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A Better Partnership


Jan 2009
January 23, 2009

Are Your Privacy Policies Risking Your Brand's Image?

Brand image is a valuable -- and sometimes the most valuable -- asset for an organization. While brand value is created over the life of an organization, it only takes one event to destroy the brand's hard-earned reputation. While some of these risks are unavoidable, many others are within an organization's control.

One risk that an organization can manage is the way in which it deals with consumer privacy protection. Privacy matters have become a more significant factor in how a customer views a brand. Lack of attention to the protection of consumer privacy can lead to a breach in trust between the consumer and the organization. An erosion of trust can be a significant factor in destroying brand value.

Privacy protection matters have increased in importance for all businesses over the last decade through regulation, contract and consumer awareness. There has been an ever-expanding regulatory framework for the protection of consumer data.

States have become more involved in how data is protected and even more aggressive in requiring the protection and reporting of privacy and data breaches. For example, Massachusetts recently introduced regulations that require all businesses that have personal information about Massachusetts residents to implement comprehensive information security programs, including written policies and procedures, for the protection of personal information.

In recent years, the federal government has been pushing privacy protection requirements on an increasing number of industries, and businesses that process credit cards now find that they have to contractually agree to protect the credit card data. The Federal Trade Commission has recently stated that it would like to create national standards for the protection of personal data applicable to all private entities.

The Presidential Identity Theft Task Force directed the FTC to look deeper into identity theft issues. The FTC looked at the relationship between the use of Social Security Numbers (SSN) and identity theft. After studying the issue for more than a year, the FTC created the following list of future actions it would like to see Congress take that would apply to all private entities:

  • Improve customer authentication
  • Restrict the public display and transmission of SSNs
  • Implement national standards for data protection and breach notification

Stated FTC goals include limiting the availability of SSNs and making SSNs less valuable to criminals. The FTC is expected to bring these ideas before Congress for action sometime in the near future.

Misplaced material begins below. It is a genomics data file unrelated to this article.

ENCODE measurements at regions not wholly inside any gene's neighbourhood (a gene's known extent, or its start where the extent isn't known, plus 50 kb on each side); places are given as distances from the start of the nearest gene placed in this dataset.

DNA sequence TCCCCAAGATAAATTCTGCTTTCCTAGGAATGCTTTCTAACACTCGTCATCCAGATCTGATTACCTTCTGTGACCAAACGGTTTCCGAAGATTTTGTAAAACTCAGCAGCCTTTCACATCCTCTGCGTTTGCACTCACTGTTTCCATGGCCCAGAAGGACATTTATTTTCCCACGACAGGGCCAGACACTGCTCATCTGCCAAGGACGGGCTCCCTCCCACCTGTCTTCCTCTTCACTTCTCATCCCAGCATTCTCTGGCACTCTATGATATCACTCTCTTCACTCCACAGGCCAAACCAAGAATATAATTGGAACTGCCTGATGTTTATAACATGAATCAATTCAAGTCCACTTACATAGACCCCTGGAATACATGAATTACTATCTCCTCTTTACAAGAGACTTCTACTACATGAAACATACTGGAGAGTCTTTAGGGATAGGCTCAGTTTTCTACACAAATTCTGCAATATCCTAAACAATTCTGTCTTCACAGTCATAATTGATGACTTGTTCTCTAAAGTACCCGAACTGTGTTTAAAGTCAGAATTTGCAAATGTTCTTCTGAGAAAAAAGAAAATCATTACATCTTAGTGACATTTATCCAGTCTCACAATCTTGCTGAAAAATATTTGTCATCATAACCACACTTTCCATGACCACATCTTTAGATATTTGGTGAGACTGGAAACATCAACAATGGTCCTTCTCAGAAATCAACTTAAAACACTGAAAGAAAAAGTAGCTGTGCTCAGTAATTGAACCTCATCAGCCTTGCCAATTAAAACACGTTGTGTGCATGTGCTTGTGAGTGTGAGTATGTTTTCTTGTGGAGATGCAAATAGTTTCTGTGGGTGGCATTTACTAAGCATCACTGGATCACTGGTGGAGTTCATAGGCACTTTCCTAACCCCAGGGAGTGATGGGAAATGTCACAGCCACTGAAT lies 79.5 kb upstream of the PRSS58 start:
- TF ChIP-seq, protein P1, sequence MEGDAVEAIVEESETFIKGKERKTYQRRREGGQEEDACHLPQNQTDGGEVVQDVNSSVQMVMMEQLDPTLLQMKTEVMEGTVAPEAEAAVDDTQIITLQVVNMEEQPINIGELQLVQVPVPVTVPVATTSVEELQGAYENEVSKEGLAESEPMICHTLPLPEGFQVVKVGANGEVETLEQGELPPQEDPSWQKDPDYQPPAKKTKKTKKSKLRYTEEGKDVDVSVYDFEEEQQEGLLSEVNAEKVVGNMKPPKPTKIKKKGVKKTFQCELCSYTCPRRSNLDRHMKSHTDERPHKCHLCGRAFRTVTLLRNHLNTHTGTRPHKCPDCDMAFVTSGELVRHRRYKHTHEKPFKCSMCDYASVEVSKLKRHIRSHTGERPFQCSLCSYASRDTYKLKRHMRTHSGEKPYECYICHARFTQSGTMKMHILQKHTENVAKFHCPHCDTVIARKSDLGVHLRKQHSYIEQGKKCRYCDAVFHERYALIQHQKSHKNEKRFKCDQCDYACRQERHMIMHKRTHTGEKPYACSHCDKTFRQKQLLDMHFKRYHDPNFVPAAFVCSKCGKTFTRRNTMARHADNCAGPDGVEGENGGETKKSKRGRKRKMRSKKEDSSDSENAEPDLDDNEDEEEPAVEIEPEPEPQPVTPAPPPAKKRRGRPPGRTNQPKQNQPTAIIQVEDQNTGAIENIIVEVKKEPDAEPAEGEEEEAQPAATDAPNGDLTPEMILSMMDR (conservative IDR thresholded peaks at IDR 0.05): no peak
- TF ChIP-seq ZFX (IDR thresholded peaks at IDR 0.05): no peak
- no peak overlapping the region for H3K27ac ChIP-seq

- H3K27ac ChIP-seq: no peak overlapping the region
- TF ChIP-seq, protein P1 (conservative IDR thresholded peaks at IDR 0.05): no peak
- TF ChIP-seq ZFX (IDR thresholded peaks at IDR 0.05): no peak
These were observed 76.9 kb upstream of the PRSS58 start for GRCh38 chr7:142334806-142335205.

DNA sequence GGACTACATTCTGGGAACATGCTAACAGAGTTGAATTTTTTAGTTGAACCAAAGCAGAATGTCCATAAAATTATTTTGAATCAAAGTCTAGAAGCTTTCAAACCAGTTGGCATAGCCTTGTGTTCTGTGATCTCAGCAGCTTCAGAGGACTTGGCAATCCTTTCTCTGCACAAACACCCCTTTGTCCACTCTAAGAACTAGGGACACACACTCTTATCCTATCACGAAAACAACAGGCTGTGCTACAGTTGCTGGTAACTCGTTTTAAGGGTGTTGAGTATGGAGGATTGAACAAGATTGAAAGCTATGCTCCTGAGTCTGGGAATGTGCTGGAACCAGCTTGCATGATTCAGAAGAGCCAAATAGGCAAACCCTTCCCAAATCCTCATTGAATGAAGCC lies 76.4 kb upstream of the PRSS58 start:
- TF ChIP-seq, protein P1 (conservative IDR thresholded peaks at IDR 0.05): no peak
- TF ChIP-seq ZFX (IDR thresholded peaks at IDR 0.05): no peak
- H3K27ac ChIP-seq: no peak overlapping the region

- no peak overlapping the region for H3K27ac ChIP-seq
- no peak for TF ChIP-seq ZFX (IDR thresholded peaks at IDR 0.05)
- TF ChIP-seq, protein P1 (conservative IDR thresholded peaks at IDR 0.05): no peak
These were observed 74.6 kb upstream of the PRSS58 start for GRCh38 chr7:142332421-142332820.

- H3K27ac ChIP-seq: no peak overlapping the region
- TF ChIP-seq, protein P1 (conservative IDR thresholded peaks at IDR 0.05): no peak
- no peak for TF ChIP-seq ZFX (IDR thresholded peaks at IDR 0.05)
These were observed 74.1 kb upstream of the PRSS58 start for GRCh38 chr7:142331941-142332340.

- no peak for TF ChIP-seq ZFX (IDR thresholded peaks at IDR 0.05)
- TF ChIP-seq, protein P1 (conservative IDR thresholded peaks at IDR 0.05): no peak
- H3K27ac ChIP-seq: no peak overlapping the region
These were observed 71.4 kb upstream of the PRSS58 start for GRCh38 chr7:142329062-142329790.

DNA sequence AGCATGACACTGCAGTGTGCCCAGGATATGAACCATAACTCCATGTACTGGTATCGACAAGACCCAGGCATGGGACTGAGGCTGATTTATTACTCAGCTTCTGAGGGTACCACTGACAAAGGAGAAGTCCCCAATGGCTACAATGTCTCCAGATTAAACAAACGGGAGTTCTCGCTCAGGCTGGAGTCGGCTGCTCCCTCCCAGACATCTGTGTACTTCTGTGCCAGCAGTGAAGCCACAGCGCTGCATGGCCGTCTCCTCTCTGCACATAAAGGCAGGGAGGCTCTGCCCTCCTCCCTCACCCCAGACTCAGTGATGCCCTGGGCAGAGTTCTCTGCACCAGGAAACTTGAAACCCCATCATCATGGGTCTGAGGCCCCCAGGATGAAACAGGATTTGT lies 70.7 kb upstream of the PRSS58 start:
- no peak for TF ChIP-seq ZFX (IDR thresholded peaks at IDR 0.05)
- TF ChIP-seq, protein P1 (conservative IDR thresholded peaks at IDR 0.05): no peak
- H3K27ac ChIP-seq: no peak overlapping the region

While the FTC wants to expand privacy protection requirements, your organization should not wait until the FTC acts. The consumer has already spoken. Protecting consumer data is not just about complying with laws and regulations, but also about protecting corporate images. Consumers have become increasingly aware of the possibility that their lives may be turned upside down by a criminal who has accessed their private data. Consumers also have heightened their expectations of the businesses with which they interact. They expect these businesses to handle their private data with a reasonable level of care that will protect them from the criminal elements. Any lack of attention to the protection of consumer data is sure to reflect poorly on a company's brand image and value.

There are reasonable steps your organization can take to proactively protect consumer data and sustain its brand image. All protective measures start where privacy protection regulations start, with a written privacy policy. Many organizations ignore this simple brand protection measure because often it is not a legal or regulatory requirement.

Existence of a written privacy policy is a sign of an organization that is customer focused and sensitive to the daily threats that consumers face. In addition, a written privacy policy helps establish consistency in how an organization protects information, while at the same time allowing operational flexibility in the future. A written policy outlines specific operational procedures and can be adjusted for future laws, regulations, or circumstances. A privacy policy has a beneficial marketing, operational and legal effect.

A privacy policy is most effective when it is tailored to your organization. Privacy policies do not have to include over-the-top protective measures guarding against every threat that ever existed to every organization. Instead, the privacy policy only has to be reasonable for your organization and industry. A privacy policy without the requisite implementation, however, may lead to greater troubles down the road, and an even bigger hit to a brand's image.

To create a proper privacy policy that will assist in protecting your brand, please contact Marcus Jones of Warner Norcross & Judd at or 616.752.2773 or Norbert Kugele at or 616.752.2186.

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